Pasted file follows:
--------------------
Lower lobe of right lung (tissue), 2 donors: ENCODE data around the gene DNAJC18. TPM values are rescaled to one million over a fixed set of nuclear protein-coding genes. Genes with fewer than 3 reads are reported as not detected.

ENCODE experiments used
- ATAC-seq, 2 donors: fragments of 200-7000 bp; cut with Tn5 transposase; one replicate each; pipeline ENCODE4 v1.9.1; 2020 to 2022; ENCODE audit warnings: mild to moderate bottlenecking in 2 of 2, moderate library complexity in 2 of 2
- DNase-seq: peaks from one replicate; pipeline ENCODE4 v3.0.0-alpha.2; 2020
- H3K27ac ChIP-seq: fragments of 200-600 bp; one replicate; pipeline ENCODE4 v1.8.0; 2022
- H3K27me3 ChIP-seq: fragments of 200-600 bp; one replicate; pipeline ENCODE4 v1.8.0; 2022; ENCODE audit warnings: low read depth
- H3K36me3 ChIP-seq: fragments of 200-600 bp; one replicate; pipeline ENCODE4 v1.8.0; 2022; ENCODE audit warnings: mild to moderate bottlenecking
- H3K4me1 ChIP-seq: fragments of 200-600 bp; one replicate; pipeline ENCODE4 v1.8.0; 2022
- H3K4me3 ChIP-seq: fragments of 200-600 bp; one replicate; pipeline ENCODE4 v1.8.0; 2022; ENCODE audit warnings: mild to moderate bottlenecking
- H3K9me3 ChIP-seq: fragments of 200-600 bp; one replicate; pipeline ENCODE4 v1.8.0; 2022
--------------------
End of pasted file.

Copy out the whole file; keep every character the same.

Lower lobe of right lung (tissue), 2 donors: ENCODE data around the gene DNAJC18. TPM values are rescaled to one million over a fixed set of nuclear protein-coding genes. Genes with fewer than 3 reads are reported as not detected.

ENCODE experiments used
- ATAC-seq, 2 donors: fragments of 200-7000 bp; cut with Tn5 transposase; one replicate each; pipeline ENCODE4 v1.9.1; 2020 to 2022; ENCODE audit warnings: mild to moderate bottlenecking in 2 of 2, moderate library complexity in 2 of 2
- DNase-seq: peaks from one replicate; pipeline ENCODE4 v3.0.0-alpha.2; 2020
- H3K27ac ChIP-seq: fragments of 200-600 bp; one replicate; pipeline ENCODE4 v1.8.0; 2022
- H3K27me3 ChIP-seq: fragments of 200-600 bp; one replicate; pipeline ENCODE4 v1.8.0; 2022; ENCODE audit warnings: low read depth
- H3K36me3 ChIP-seq: fragments of 200-600 bp; one replicate; pipeline ENCODE4 v1.8.0; 2022; ENCODE audit warnings: mild to moderate bottlenecking
- H3K4me1 ChIP-seq: fragments of 200-600 bp; one replicate; pipeline ENCODE4 v1.8.0; 2022
- H3K4me3 ChIP-seq: fragments of 200-600 bp; one replicate; pipeline ENCODE4 v1.8.0; 2022; ENCODE audit warnings: mild to moderate bottlenecking
- H3K9me3 ChIP-seq: fragments of 200-600 bp; one replicate; pipeline ENCODE4 v1.8.0; 2022